NAR conducted an analysis to identify which metro areas will be most affected by the new tax law provisions. For each metro area, the calculations included the share of homes with mortgages that are worth over $750,000 and share of owners who paid more than $10,000 for real estate taxes. The map shows how many homeowners will be impacted by the new tax law for 382 metro areas (the darker the color, the higher the impact is CLICK to see details).
In the Riverside-San Bernardino-Ontario Metro Areas 4% of homes are affected by the new tax law, while 30% of homes in the Los Angeles-Long Beach-Anaheim Metro Areas are affected.
Based on the new tax law, there is no change for capital gains on the sale of a home and deductibility of interest paid for a second home. However, the new law affects the deductibility of mortgage interest and real estate taxes:
– New mortgages are capped at $750,000 for purposes of home mortgage interest deduction, down from $1 million today.
– State and local tax deductions remain in place, but are capped at $10,000 for state and local sales, income and property taxes.
Based on the data, the new tax law will have a higher impact in metro areas that already deal with affordability issues such as San Jose and San Francisco. Homebuyers were able to deduct up to $33,260 from their taxable income as a result of the mortgage interest deduction.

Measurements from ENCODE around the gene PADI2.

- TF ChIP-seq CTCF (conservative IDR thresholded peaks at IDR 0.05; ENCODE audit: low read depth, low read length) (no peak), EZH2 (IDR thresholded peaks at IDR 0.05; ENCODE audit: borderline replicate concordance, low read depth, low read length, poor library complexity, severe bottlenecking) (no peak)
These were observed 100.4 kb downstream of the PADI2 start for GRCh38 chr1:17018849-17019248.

However, under the new law, homebuyers are now able to deduct up to $24,945. On top of the mortgage interest provision, owners in these areas will be able to deduct up to $10,000 for real estate taxes. In San Jose, 25% of owners paid over $10,000 for real estate taxes in 2016. Although the real property tax in California is less than 1%, a typical home in San Jose area is worth almost 1.2 million. Thus, both provisions will affect owners in less affordable metro areas.
Furthermore, the provision of the property tax will affect owners in metro areas where property taxes are high, such as New York, NY, Bridgeport, CT and Trenton, NJ.
Lawrence Yun, NAR’s chief economist, predicts some price declines in 2018 in California, New Jersey, New York, and Connecticut from the new law—potentially by up to 5%.
However, for most parts of the country, 95% of home buyers and homeowners will not likely be impacted by the mortgage interest deduction limit of $750,000 or real estate property taxes capped at $10,000, Yun says. He predicts that nationwide, home prices are looking to be fairly neutral in 2018.